Before you agree to list any of your property you need to be comfortable with the agents and tenants that you will be working with. For ECP advice, help, answers or opinions I usually start with www.optiboard.com. Although I may not be an Optiboard forum postaholic or jump on any of the debate wagons, I have chimed in when I knew I could offer first hand experience to fellow ECPs. In my opinion the benefits of having a paid subscription to the ECP Only forum are priceless. Trade shows also give you the opportunity to meet and network with agents and find out about new tenants.
A couple of years ago I was managing some property for an owner who agreed to work with some tenants that I had never worked with before. Our new tenants arrived and they looked like they had been in a fight. They had dirty faces, lots of scuff marks and scratches and their arms were dangling. I called the agent and he promised to get the thugs out of our office ASAP. He asked me if I thought they had been in a wreck before they got there. I said it wasn't the moving company's fault since the packaging showed no signs of damage. After further review it was determined that a human error had been made and these tenants were in foreclosure and should not have been sent out to our neighborhood.
Moving right along...
Choosing the best tenants and agents for your practice is crucial. When you schedule closings every 8-16 weeks with your agents they will assist you in the decision making and should evict any tenants that simply aren't working. We'd like to believe that every tenant is going to pay rent or we wouldn't have let them move in. If you need to evict a tenant without an agent present be sure the tenant leaves with the proper RA walking papers. There are agents who will offer to take other agent's lazy tenants off your hands in exchange for housing theirs. That short sale may be the easy way out unless the new credit terms and contracts are unreasonable. Some property managers choose to avoid this whole process and instead work with remote agents who (free) rent to own.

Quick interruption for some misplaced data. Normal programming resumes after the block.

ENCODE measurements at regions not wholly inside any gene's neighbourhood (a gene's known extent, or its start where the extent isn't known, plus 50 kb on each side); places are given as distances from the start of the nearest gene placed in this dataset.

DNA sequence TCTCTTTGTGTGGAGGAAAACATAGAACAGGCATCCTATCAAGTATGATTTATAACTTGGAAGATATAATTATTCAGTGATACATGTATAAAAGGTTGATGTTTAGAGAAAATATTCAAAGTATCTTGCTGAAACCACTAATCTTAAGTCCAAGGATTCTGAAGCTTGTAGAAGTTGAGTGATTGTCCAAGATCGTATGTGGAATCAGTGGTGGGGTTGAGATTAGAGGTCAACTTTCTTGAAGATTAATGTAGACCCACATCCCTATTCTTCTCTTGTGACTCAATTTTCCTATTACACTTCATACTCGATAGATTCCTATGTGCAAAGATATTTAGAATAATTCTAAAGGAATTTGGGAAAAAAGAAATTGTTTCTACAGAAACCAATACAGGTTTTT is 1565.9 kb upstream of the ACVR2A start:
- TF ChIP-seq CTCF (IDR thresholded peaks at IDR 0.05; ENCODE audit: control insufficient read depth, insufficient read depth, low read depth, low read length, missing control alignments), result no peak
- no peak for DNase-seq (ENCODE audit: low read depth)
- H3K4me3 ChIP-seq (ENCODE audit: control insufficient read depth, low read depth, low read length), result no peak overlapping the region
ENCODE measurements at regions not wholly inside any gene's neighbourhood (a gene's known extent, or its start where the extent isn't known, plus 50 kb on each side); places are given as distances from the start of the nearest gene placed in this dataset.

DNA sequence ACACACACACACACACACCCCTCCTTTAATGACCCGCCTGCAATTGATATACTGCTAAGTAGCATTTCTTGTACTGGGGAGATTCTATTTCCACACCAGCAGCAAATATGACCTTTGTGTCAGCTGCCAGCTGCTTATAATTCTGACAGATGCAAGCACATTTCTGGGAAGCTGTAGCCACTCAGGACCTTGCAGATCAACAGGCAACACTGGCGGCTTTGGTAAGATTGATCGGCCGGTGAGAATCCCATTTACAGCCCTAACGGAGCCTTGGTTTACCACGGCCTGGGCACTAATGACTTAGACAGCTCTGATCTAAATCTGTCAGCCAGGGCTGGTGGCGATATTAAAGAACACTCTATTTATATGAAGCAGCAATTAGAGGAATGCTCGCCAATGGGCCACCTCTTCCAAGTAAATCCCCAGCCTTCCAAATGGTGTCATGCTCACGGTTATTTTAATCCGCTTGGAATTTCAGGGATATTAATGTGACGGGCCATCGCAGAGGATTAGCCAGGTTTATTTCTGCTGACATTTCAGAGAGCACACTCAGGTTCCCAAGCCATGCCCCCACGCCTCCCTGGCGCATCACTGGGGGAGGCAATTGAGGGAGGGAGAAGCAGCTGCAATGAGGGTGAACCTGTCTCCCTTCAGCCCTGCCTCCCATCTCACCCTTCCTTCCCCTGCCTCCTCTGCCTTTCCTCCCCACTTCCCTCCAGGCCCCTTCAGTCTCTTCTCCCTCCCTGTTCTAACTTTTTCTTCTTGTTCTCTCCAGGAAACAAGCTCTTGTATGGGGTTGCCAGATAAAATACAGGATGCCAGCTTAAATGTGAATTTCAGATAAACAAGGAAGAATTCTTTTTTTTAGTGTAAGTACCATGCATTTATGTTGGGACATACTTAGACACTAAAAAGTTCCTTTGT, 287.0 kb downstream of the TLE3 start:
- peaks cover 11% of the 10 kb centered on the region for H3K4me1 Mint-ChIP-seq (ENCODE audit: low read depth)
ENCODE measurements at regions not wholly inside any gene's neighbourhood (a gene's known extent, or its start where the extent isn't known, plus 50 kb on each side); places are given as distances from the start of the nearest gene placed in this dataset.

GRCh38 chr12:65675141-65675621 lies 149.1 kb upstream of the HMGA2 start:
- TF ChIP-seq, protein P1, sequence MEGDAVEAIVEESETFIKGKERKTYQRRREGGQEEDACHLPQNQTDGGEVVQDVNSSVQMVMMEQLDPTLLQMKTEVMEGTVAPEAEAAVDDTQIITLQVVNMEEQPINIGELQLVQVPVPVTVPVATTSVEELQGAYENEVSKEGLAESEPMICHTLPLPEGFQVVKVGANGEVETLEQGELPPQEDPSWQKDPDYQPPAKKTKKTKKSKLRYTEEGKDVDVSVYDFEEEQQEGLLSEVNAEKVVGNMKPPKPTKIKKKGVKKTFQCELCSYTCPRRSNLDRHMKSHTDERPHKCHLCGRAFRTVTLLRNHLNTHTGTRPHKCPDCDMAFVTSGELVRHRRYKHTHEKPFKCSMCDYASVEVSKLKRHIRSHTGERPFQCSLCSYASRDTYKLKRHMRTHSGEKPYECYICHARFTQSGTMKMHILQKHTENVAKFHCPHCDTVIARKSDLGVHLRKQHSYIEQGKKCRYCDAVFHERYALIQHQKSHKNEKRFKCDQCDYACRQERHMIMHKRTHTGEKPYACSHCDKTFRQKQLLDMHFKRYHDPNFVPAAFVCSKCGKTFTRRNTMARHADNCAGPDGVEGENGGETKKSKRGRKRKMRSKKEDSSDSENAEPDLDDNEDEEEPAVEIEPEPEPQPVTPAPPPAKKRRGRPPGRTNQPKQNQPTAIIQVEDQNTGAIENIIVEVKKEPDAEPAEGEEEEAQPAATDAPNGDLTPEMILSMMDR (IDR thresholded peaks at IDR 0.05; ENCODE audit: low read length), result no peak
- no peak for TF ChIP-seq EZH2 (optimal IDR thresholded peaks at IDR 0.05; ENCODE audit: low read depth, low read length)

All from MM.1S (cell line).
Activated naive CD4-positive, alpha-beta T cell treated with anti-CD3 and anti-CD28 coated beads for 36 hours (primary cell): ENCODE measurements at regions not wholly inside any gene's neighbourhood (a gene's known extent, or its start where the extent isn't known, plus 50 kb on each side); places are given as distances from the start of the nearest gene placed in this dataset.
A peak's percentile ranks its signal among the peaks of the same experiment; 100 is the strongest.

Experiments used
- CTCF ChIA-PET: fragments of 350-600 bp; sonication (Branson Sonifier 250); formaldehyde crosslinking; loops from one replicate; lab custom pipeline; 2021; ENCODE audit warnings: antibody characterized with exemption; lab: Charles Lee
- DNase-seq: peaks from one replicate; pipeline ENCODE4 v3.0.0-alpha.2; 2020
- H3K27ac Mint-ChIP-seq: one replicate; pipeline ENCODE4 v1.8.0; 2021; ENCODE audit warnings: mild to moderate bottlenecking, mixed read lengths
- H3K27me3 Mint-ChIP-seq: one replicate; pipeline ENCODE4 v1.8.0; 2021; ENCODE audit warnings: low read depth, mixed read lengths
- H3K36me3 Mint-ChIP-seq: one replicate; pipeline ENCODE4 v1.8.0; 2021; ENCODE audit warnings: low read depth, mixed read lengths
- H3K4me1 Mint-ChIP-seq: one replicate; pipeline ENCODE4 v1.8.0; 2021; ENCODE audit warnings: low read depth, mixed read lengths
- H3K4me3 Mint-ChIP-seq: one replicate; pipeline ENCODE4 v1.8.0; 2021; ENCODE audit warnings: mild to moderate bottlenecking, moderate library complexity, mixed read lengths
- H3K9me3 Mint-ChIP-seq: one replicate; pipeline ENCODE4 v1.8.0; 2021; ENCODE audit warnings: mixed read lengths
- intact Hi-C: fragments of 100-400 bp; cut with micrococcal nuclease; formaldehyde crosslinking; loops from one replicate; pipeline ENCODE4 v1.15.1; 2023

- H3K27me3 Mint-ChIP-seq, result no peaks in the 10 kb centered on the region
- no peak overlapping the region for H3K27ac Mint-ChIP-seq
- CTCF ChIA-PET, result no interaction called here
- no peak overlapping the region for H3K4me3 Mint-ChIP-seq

Sometimes you may need additional housing such as a 12 story complex for a new line of tenants that are moving in. Keep in mind that having at least 12 tenants from the same family better insures that their name leaves a legacy.
No dogs allowed on the premises. Are you sure about that? Once I had a patient that specifically asked for dogs the first time I met her. She wanted to buy the ugliest frames we had that no one else would buy. Over the years she purchased 48 pairs of eyewear from me. No they weren't all dogs and because of her I look at dogs in a different way. Not taking an interest in what your buyer is looking for can come back to bite you.
Payment in full is required before tenants leave the property. If you decide to accept earnest deposit money to hold product then reasonable terms should be established. Promissory notes don't pay the practice's bills.
After the debt is paid off then the tenants get to go on vacation for a week. They usually look great when they come back. Every once in awhile a tenant will go on vacation and we find out they had an accident. In this case you may have to resort to sending them back for an all expense paid vacation.
Every day can be a buyer's and seller's market once you accept the fact that your dispensary is always going to be a fixer-upper.